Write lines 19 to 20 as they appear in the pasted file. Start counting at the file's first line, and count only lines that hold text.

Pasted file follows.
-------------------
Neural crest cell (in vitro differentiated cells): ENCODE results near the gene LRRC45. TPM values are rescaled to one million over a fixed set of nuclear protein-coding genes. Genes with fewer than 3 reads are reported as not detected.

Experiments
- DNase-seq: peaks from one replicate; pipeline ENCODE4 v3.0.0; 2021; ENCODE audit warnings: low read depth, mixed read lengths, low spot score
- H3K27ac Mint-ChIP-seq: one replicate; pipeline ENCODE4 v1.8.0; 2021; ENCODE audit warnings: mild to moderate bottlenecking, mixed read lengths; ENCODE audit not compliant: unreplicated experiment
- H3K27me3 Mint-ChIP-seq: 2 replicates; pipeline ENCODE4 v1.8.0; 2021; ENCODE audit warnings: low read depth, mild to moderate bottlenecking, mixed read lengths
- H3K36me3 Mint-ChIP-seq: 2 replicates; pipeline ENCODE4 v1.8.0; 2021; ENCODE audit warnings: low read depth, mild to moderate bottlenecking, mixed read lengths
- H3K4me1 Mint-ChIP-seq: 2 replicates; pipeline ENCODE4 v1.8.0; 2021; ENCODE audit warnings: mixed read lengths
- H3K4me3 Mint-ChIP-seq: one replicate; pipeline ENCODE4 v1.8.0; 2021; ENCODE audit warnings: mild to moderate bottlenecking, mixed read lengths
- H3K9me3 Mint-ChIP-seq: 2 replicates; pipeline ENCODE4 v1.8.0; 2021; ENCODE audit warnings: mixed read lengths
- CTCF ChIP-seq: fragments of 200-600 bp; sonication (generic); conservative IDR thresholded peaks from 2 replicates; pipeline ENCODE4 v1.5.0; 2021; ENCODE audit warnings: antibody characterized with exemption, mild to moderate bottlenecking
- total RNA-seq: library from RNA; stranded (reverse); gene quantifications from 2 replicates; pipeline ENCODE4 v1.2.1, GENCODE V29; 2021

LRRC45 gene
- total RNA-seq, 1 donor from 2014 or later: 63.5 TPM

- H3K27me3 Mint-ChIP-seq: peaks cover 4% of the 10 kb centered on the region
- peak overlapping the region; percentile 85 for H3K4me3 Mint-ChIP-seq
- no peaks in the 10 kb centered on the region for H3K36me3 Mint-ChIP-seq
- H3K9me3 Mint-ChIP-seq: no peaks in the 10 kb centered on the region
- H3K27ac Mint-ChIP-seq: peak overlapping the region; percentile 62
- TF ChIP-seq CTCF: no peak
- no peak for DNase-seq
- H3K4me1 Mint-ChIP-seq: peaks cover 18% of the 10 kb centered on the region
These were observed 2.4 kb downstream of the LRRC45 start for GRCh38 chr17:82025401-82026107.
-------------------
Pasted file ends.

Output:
- TF ChIP-seq CTCF: no peak
- no peak for DNase-seq